While I sat in the café, sipping a venti unsweetened iced green tea, my writing flow was continuously interrupted.  First, there was the two women who wanted to know if my name was Kristin.  No, not me.   Then there was the older woman in a burnt orange blouse, lime green Crocs, holding a moderately sized postal box.  Her fidgeting was what initially caught my eye.  She didn’t order a drink, couldn’t sit still, and at times, paced.  At first, I thought maybe I should be worried about the contents of her box.  I mean, if I were writing this scene, there would be something like wires, a brick of C4, and a cell phone detonator in that box.  After ten minutes or so, I realized she must be waiting for someone.  I imagined it was a date with a man she’d met on a matchmaking website.  I wondered if she shouldn’t have maybe picked a different shirt to go with those shoes.  She definitely was not dressed for husband nabbing.  Turns out she did not have a bomb, and she wasn’t on a blind date.  She was a calligrapher.  Inside the box were beautifully addressed wedding invitations.  The bride-to-be was late, paid by check, and didn’t seem to notice the older woman’s lack of fashion sense.   I was disappointed.

Around eleven, a flash of movement in my peripheral drew my attention away from Anna and her troubles.  It took a second or two for my brain to register what my eyes were seeing.  Jerry Garcia, wearing a brightly hued Hawaiian-style bowler shirt over faded blue jeans and Birkenstocks, was unwrapping a straw for his blended frappuccino – caramel macchiato with no whip, if I were a betting gal.  As he walked away slurping, I texted my husband.  His reply: “You know he’s dead, right?”  Killjoy.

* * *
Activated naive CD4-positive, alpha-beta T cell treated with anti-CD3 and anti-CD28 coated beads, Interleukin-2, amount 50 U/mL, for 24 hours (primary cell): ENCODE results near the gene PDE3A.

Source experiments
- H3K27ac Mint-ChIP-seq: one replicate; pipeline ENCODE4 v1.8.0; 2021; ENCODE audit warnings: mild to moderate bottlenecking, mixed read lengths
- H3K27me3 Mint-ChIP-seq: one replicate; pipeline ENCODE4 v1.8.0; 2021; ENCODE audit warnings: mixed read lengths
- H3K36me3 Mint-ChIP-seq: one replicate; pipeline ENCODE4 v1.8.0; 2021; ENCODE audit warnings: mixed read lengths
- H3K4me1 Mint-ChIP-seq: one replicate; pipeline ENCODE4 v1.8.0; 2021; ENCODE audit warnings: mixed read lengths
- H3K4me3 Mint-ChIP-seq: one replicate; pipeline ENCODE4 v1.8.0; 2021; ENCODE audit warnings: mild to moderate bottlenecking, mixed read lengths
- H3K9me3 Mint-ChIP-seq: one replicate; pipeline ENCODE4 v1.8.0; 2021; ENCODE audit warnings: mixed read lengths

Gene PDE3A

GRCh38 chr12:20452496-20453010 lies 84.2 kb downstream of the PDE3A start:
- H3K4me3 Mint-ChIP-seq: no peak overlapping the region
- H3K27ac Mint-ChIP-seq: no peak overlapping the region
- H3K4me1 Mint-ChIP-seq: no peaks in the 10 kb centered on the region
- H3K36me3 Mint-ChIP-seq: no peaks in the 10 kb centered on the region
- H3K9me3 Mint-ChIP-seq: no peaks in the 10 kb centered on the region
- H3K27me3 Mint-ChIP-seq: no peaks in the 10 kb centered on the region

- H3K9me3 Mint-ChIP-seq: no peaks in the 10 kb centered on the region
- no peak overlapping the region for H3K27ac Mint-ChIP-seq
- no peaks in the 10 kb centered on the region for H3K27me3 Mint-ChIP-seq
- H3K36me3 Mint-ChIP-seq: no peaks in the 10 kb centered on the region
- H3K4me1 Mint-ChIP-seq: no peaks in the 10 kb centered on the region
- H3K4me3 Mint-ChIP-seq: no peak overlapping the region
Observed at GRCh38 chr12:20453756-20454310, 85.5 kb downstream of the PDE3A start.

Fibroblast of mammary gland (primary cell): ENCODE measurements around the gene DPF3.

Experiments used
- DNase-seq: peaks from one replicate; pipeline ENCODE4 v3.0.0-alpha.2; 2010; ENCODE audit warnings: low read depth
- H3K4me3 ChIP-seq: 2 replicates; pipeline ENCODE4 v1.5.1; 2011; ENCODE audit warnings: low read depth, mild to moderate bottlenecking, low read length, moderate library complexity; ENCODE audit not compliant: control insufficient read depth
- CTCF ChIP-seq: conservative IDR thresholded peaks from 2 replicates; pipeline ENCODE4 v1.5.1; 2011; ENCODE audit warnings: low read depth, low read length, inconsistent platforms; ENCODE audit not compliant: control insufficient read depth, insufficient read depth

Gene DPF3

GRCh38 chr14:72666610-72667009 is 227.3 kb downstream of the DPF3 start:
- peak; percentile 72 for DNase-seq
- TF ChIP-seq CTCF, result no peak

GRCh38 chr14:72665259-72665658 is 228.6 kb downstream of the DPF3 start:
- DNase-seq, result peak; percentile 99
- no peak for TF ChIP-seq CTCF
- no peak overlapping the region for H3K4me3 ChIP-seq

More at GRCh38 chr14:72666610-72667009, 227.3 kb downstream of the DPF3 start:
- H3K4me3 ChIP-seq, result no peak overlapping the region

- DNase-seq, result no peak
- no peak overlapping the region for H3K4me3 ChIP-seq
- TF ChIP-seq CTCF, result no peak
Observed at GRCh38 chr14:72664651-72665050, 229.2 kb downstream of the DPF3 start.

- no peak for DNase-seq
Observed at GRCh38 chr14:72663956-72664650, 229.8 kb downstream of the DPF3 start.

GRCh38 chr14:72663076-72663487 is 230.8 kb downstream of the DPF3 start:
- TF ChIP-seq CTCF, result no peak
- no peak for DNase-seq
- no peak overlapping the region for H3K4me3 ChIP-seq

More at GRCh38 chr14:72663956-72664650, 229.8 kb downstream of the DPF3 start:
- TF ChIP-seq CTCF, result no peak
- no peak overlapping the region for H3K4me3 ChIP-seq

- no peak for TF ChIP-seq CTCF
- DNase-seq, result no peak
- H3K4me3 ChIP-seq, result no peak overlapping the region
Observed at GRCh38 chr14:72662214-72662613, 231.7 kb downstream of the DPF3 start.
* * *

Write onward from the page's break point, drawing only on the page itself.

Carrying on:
At noon, I moved my party upstairs.  I wanted to get my choice of seats.  I did.  Row one, seat 4.  Right in front of the podium and signing table.  A half an hour later, an older gentleman sat down one seat over from me.  He quietly read his book – not a Silva novel. Tsk tsk.  A few minutes later, a bulldog of a man with a shiny bald head sat between us.  They were friends, but their meeting here was by chance.  They chatted like catty women.  First, bemoaning the pros and cons of employment.  The bald man has a job in the surgical department of a local trauma center, the other was an IT technician who failed to keep up with changing technology.  He blames his troubles on his age – 68.  As happens, they soon began to compare their various health issues.  These conversations always make me smile.  It’s like a competition.  Who has had the most surgeries?  The most chronic diseases?  As it turns out, both men have had prostate cancer – with troubling complications.  I could describe for you in grave detail the extent of their complications, but it would likely scar you for life.  I know I will never be the same.

Thirty minutes out from the main event, the venti iced green tea I drank earlier came back to haunt me.  I needed to use the restroom, but I didn’t want to give up my prime seat.  I asked the elderly woman to my right if she would hold my spot while I ran downstairs. She smiled, patted my arm, and pulled a menacing cane from underneath her seat.  She said: “Go right ahead, honey.  I got my cane. I’ll whack ‘em if they get too close.”  Yikes.